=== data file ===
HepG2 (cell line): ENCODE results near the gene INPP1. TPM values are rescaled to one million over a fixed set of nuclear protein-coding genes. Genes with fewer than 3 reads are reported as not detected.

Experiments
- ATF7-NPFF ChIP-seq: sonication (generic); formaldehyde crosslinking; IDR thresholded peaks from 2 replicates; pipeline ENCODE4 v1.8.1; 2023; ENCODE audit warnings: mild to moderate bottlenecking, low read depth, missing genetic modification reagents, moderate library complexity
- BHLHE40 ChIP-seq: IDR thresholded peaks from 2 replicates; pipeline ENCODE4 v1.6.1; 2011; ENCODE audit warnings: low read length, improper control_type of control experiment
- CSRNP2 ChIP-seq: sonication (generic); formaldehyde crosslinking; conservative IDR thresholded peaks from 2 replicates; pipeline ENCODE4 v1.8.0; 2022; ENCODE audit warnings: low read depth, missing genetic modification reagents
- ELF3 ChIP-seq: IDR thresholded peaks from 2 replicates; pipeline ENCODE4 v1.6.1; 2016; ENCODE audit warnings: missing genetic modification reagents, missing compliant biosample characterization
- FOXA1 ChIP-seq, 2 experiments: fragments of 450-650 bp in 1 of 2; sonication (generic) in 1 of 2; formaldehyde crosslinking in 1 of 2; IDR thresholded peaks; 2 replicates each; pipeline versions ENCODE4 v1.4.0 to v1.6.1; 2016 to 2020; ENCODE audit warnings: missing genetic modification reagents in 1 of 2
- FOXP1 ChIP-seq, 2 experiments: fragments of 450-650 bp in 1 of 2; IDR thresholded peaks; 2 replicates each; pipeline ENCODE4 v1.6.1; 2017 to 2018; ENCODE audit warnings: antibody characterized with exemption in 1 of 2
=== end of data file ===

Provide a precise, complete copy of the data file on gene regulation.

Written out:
HepG2 (cell line): ENCODE results near the gene INPP1. TPM values are rescaled to one million over a fixed set of nuclear protein-coding genes. Genes with fewer than 3 reads are reported as not detected.

Experiments
- ATF7-NPFF ChIP-seq: sonication (generic); formaldehyde crosslinking; IDR thresholded peaks from 2 replicates; pipeline ENCODE4 v1.8.1; 2023; ENCODE audit warnings: mild to moderate bottlenecking, low read depth, missing genetic modification reagents, moderate library complexity
- BHLHE40 ChIP-seq: IDR thresholded peaks from 2 replicates; pipeline ENCODE4 v1.6.1; 2011; ENCODE audit warnings: low read length, improper control_type of control experiment
- CSRNP2 ChIP-seq: sonication (generic); formaldehyde crosslinking; conservative IDR thresholded peaks from 2 replicates; pipeline ENCODE4 v1.8.0; 2022; ENCODE audit warnings: low read depth, missing genetic modification reagents
- ELF3 ChIP-seq: IDR thresholded peaks from 2 replicates; pipeline ENCODE4 v1.6.1; 2016; ENCODE audit warnings: missing genetic modification reagents, missing compliant biosample characterization
- FOXA1 ChIP-seq, 2 experiments: fragments of 450-650 bp in 1 of 2; sonication (generic) in 1 of 2; formaldehyde crosslinking in 1 of 2; IDR thresholded peaks; 2 replicates each; pipeline versions ENCODE4 v1.4.0 to v1.6.1; 2016 to 2020; ENCODE audit warnings: missing genetic modification reagents in 1 of 2
- FOXP1 ChIP-seq, 2 experiments: fragments of 450-650 bp in 1 of 2; IDR thresholded peaks; 2 replicates each; pipeline ENCODE4 v1.6.1; 2017 to 2018; ENCODE audit warnings: antibody characterized with exemption in 1 of 2